New EU guidelines for products from Israeli settlements

Food labeling measure widely seen as attempt to put political pressure on Israel

Clearly identified: The guidelines set out how   produce   from Israeli settlements in the occupied West Bank, which are illegal under international law, should be labelled if they are sold in the EU. Photograph: Thinkstock

Clearly identified: The guidelines set out how produce from Israeli settlements in the occupied West Bank, which are illegal under international law, should be labelled if they are sold in the EU. Photograph: Thinkstock

 

The Department of Foreign Affairs has contacted all Government departments asking them to publicise new European Union guidelines for labelling products made in Israeli settlements.

The guidelines, published last month, set out how farm produce and other goods from Israeli settlements in the occupied West Bank, which are illegal under international law, should be labelled if they are sold in the EU. While the European Commission presented them as a clarification of existing policy, the guidelines were widely seen as a way of applying political pressure on Israel, which had fiercely opposed them.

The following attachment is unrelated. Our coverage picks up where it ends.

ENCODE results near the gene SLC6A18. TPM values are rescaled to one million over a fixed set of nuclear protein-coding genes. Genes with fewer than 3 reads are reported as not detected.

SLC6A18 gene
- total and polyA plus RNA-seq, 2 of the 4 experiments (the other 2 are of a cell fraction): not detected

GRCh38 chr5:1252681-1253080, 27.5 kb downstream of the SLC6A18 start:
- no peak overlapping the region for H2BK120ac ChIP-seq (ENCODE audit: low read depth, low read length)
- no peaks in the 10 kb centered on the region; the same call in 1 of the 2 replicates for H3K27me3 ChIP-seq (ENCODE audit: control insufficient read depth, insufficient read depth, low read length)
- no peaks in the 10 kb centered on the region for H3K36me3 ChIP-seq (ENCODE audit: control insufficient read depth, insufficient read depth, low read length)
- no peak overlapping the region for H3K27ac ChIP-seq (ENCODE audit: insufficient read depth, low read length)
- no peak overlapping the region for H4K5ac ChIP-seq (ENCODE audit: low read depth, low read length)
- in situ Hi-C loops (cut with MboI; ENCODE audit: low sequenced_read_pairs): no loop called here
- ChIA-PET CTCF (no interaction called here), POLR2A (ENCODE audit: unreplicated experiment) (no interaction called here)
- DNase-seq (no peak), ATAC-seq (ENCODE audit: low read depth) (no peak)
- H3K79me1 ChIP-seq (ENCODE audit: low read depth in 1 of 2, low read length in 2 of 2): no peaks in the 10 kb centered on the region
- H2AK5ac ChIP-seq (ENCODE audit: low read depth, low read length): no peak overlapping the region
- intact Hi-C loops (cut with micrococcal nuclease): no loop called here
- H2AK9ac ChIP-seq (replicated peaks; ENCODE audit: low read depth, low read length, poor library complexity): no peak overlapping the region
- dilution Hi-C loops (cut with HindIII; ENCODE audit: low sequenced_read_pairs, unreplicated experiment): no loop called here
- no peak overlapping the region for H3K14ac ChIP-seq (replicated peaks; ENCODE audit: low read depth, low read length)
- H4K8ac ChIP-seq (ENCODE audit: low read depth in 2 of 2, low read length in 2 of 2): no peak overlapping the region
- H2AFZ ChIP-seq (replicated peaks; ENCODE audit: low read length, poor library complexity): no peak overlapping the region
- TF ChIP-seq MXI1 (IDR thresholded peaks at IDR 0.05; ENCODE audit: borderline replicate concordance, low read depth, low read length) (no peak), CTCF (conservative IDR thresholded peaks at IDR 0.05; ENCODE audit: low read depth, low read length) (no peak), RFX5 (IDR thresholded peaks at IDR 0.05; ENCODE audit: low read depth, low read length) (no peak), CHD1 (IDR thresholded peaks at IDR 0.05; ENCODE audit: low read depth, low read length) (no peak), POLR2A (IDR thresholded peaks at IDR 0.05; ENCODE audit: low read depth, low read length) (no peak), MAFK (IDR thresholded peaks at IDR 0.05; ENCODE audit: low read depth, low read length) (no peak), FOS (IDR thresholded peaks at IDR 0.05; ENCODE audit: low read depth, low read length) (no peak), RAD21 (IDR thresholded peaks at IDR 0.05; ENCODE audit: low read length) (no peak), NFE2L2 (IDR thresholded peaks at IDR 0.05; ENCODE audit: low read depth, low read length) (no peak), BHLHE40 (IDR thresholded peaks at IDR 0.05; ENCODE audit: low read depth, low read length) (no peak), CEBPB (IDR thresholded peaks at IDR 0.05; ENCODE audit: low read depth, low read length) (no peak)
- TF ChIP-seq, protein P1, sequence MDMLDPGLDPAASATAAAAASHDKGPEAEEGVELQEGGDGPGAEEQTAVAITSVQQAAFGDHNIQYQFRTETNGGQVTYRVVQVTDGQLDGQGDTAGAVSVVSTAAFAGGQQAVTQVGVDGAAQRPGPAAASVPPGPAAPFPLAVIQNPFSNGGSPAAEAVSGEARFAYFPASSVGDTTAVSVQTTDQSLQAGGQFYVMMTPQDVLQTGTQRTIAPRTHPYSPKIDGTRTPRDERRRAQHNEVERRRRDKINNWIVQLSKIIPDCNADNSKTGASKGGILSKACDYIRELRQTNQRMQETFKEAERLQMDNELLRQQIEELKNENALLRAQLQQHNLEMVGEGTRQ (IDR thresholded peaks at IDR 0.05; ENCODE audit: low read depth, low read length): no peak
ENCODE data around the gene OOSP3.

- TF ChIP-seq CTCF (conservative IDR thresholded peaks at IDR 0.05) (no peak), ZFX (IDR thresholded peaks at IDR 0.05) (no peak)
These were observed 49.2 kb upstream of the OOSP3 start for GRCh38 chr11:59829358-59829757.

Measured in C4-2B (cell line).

Importers and retailers

IrelandFederica Mogherini

To that end, the secretary general of the Department of Foreign Affairs has written to the heads of all Government departments asking them to bring the guidelines to the attention of relevant bodies dealing with labelling or consumer protection. The advisory notice will also be posted on the website of the Department of Foreign Affairs, a spokeswoman said.

Minister for Foreign Affairs Charlie Flanagan welcomed the publication of the guidelines, saying it was a move he had pressed for and supported. “It is a continuation of the ongoing policy of differentiating the EU’s relationship with Israel, from the relationship with Occupied Territories,” he said.

Sanctions

Israeli prime minister Binyamin Netanyahu called the guidelines “hypocritical and a double standard”, saying the EU was not taking similar steps in hundreds of territorial conflicts elsewhere.

Last month the Israeli newspaper Yedioth Ahronoth reported that as part of Israel’s diplomatic response to the EU decision, Irish Ambassador Alison Kelly would be summoned to the foreign ministry and told that any meetings she planned for herself or visiting Irish officials would be restricted to low-tier diplomats.

Similar measures would be taken against all 16 EU states that urged the EU to adopt the guidelines, it reported.